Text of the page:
Can Netflix Reinvent Movie-Watching Again?

Click to view a gallery of Netflix's (surprisingly) most-rented films of all time. Warner Bros.

The Onion got it exactly right.

"A new tourist destination," intones an anchor for the fake news site in a 2008 report, "is showing visitors the difficulties life held for Americans in the past." The deadpan satire goes on to reveal a historically accurate "Blockbuster museum," à la Colonial Williamsburg, where tourists marvel at the bygone annoyances of "an archaic system called 'renting.' " Says one character, "What's so poignant about this time is the uncertainty. When you get to the Blockbuster, are they going to have your video? Did someone else 'rent' it? Is there going to be a line?…It's really amazing that people had to go through so much to get a movie."

If the era of driving to a bricks-and-mortar video store with a spotty selection—and possibly paying late fees for the privilege—seems antiquated to the point of Onion-worthiness, we have Netflix to thank. Founded in 1997, the Los Gatos, Calif., company upended the movie-rental industry with a subscription model that let customers keep DVDs as long as they wanted, mailing them back and forth to centralized warehouses in iconic red envelopes. Those distribution centers beat up Blockbuster in two ways: they cost less to operate than retail storefronts, and they gave Netflix the space to build an enormous catalog of more than 100,000 movies and TV shows.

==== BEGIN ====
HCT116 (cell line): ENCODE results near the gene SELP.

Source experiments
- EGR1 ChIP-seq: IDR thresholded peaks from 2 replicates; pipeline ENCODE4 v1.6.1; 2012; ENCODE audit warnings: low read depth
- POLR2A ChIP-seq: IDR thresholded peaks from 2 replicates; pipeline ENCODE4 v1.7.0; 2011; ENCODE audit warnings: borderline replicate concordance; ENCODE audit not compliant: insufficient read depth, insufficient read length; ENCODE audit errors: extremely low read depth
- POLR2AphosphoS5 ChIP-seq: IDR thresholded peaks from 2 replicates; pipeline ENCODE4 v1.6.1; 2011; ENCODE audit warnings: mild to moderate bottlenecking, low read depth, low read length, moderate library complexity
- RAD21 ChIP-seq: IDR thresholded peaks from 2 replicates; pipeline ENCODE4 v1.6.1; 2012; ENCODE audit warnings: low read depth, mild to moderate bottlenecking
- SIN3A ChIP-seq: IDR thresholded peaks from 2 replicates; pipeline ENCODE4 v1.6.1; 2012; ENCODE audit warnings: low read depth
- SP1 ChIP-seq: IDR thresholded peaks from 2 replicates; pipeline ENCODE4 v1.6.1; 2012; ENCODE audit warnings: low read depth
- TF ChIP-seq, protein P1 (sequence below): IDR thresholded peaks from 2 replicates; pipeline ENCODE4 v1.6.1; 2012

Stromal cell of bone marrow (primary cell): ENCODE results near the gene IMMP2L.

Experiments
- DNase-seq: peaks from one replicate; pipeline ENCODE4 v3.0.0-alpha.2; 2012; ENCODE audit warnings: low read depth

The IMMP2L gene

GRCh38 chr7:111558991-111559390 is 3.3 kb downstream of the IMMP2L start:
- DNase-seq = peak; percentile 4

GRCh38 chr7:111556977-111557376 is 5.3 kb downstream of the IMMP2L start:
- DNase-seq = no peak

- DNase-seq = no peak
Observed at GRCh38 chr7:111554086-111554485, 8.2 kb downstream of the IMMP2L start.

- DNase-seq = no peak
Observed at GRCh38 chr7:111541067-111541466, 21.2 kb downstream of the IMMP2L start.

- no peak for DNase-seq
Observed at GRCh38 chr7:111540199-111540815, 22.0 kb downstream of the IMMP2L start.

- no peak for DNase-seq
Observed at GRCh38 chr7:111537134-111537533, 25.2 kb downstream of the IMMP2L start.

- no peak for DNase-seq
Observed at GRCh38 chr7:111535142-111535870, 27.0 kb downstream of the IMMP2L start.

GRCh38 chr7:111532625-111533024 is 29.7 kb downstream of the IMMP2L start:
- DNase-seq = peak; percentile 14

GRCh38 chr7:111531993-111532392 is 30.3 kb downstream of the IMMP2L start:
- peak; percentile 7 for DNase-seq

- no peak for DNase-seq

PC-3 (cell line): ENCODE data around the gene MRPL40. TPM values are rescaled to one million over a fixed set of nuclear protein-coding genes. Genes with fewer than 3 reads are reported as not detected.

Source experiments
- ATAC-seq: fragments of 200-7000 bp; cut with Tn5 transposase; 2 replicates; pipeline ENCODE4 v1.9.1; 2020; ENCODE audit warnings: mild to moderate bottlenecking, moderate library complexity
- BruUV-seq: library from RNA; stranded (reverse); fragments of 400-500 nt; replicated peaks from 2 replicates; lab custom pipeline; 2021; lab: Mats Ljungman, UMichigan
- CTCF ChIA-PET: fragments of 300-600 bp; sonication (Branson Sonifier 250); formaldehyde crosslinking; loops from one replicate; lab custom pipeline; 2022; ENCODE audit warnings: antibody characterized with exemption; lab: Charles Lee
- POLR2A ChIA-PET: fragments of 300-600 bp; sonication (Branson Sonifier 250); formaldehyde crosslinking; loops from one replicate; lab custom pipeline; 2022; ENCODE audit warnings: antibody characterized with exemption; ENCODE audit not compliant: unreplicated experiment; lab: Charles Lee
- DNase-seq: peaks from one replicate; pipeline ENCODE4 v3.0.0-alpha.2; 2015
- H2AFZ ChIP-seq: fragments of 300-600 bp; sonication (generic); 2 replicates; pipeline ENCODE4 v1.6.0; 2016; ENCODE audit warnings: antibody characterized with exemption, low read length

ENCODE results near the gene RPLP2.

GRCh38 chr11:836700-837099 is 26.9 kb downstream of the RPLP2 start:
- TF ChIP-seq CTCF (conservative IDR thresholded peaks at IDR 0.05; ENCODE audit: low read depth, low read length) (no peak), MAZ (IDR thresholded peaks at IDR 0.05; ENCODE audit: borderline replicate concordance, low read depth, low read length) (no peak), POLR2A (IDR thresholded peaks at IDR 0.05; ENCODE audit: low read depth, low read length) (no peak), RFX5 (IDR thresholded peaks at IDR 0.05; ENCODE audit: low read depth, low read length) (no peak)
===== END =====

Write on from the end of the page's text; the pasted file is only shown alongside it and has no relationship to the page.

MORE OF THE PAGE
For an example of the Netflix value proposition, consider the TV series Friday Night Lights. Depending on where you live, renting all four seasons at Blockbuster might cost about $40 (assuming some fees), plus gas and time. Purchasing the set at Best Buy runs $100. A Netflix subscriber can get them in the mail, two discs at a time, for $14 a month. Like the Dillon Panthers, that's unbeatable.

But simply being cheaper doesn't explain Netflix's runaway success. In one annual survey of customer satisfaction with online retailers, Netflix has ranked No. 1 six years in a row, ahead of even Apple and Amazon. How is this possible, for a company that's basically the entertainment branch of the United States Postal Service?

The biggest component is the intuitive, well-organized Netflix Web site, which lets customers build queues of the titles they truly want to see instead of merely what happens to be in stock at the local rental store. The site's secret weapon is an intelligent recommendations engine. If users rate movies on a scale from one to five stars, the engine can suggest similar films or shows by mining out a viewer's preferences for certain actors, directors, genres, and other factors, producing eerily accurate quantifications of personal taste, with descriptions such as "critically acclaimed visually striking cerebral movies," "feel-good movies from the 1980s," or "dark movies starring Al Pacino." Netflix's innovations have allowed the company to thrive as a business. With revenue of $1.67 billion, Netflix boasted $116 million in net income in 2009, a 40 percent increase over the prior year. Its stock price has climbed 116 percent in 2010. Blockbuster, which unveiled an imitation DVDs-by-mail plan in 2004, was last week delisted from the New York Stock Exchange, unable to keep its share price above $1. There has been widespread speculation that the company will enter Chapter 11 this year.